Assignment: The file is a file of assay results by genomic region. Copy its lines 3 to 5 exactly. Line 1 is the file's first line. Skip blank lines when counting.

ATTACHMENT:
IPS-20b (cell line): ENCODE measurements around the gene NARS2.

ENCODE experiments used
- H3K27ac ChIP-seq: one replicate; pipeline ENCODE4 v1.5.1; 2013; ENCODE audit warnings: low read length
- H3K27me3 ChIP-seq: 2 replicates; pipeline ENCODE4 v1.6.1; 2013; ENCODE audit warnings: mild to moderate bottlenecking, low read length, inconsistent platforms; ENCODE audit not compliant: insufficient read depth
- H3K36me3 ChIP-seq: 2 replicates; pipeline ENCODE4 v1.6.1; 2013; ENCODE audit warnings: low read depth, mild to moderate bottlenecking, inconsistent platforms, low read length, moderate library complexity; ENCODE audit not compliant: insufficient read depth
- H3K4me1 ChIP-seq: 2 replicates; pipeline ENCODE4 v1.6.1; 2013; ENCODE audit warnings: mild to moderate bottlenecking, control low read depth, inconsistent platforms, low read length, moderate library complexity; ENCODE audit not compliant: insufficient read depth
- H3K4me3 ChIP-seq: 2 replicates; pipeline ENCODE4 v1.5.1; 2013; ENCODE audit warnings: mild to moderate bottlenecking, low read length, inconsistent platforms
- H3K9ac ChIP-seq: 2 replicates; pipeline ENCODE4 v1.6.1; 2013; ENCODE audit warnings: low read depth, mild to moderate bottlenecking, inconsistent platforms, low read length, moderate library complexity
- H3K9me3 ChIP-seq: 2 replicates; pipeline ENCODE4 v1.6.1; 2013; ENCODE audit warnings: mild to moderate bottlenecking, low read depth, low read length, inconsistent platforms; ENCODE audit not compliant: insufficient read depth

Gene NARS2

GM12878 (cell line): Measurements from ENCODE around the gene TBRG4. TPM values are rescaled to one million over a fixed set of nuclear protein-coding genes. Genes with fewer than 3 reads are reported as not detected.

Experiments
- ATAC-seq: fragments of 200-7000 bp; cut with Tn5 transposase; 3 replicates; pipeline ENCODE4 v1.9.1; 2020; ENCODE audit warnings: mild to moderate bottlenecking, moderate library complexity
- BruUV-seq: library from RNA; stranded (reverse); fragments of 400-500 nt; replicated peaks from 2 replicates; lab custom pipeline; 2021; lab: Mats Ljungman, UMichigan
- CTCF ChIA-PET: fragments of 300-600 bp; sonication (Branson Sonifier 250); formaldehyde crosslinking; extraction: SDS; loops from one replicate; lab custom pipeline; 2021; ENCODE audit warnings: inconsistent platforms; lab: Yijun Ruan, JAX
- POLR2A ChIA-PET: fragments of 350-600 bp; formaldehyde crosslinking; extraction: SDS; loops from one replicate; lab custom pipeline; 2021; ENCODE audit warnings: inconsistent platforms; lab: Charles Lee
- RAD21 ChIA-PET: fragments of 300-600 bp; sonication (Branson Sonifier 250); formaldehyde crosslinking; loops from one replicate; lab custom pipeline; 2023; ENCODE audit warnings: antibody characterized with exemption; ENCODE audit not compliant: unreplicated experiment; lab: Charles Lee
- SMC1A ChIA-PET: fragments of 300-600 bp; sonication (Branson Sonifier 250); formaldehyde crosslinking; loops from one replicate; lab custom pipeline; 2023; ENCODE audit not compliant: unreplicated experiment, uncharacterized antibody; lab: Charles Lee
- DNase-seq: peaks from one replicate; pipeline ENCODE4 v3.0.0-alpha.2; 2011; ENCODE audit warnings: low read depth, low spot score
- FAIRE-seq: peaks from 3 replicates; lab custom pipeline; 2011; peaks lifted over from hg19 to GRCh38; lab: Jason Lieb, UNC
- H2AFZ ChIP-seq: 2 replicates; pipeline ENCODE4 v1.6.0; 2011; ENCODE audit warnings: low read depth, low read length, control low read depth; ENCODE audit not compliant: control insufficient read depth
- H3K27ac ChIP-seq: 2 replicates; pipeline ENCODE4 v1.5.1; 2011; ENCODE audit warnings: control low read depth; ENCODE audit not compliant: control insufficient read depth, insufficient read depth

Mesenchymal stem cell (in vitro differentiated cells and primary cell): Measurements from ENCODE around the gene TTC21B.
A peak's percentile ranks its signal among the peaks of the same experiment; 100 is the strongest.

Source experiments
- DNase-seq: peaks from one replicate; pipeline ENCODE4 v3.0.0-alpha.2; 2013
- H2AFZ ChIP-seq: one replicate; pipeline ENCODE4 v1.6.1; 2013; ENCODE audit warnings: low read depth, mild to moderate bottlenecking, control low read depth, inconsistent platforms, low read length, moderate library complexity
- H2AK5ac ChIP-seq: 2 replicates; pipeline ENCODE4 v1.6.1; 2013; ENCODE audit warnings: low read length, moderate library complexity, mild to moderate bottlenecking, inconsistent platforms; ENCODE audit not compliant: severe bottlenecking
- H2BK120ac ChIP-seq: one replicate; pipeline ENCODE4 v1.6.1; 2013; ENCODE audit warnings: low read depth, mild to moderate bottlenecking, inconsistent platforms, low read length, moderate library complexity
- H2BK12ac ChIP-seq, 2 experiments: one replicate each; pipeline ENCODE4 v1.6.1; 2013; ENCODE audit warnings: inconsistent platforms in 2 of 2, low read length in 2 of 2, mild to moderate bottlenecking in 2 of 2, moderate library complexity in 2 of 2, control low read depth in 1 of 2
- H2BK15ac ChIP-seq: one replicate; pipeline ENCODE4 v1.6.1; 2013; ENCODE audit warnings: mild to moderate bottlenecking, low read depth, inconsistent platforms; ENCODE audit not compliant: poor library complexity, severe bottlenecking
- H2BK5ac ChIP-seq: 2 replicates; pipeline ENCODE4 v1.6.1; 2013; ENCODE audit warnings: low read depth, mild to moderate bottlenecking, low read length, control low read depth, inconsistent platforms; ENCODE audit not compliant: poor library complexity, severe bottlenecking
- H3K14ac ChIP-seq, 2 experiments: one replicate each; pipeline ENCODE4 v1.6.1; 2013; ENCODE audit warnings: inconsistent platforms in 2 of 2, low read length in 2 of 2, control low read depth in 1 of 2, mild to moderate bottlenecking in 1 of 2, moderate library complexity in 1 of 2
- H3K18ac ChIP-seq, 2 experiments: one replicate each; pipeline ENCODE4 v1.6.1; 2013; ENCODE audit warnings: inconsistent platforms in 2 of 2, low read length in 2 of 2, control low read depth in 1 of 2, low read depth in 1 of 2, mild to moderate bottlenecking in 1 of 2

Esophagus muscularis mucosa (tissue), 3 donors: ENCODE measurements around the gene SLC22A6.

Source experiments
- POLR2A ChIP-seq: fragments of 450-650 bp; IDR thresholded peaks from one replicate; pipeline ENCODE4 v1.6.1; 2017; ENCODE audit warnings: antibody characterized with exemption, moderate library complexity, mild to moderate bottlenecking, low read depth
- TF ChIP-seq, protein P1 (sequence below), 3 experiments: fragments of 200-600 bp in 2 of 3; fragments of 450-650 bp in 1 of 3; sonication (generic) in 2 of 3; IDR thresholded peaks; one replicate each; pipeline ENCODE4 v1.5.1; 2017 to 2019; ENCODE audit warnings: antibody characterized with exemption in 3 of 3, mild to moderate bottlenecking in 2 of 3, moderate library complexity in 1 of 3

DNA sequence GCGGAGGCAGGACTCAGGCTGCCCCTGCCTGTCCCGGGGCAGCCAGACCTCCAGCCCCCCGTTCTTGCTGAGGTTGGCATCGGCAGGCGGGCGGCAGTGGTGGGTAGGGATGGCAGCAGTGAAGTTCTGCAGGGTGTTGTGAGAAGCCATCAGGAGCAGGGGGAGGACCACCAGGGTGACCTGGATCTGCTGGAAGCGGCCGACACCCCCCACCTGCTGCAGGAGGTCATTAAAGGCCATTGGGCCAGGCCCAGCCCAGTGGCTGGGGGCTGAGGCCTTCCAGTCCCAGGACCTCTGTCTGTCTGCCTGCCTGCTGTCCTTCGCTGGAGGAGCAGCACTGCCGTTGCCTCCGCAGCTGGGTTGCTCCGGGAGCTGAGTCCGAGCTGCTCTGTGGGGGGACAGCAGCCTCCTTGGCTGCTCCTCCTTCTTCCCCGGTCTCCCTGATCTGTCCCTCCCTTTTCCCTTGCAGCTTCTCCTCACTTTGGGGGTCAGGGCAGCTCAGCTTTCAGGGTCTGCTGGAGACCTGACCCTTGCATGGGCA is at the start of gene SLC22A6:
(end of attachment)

- H3K27ac ChIP-seq: one replicate; pipeline ENCODE4 v1.5.1; 2013; ENCODE audit warnings: low read length
- H3K27me3 ChIP-seq: 2 replicates; pipeline ENCODE4 v1.6.1; 2013; ENCODE audit warnings: mild to moderate bottlenecking, low read length, inconsistent platforms; ENCODE audit not compliant: insufficient read depth
- H3K36me3 ChIP-seq: 2 replicates; pipeline ENCODE4 v1.6.1; 2013; ENCODE audit warnings: low read depth, mild to moderate bottlenecking, inconsistent platforms, low read length, moderate library complexity; ENCODE audit not compliant: insufficient read depth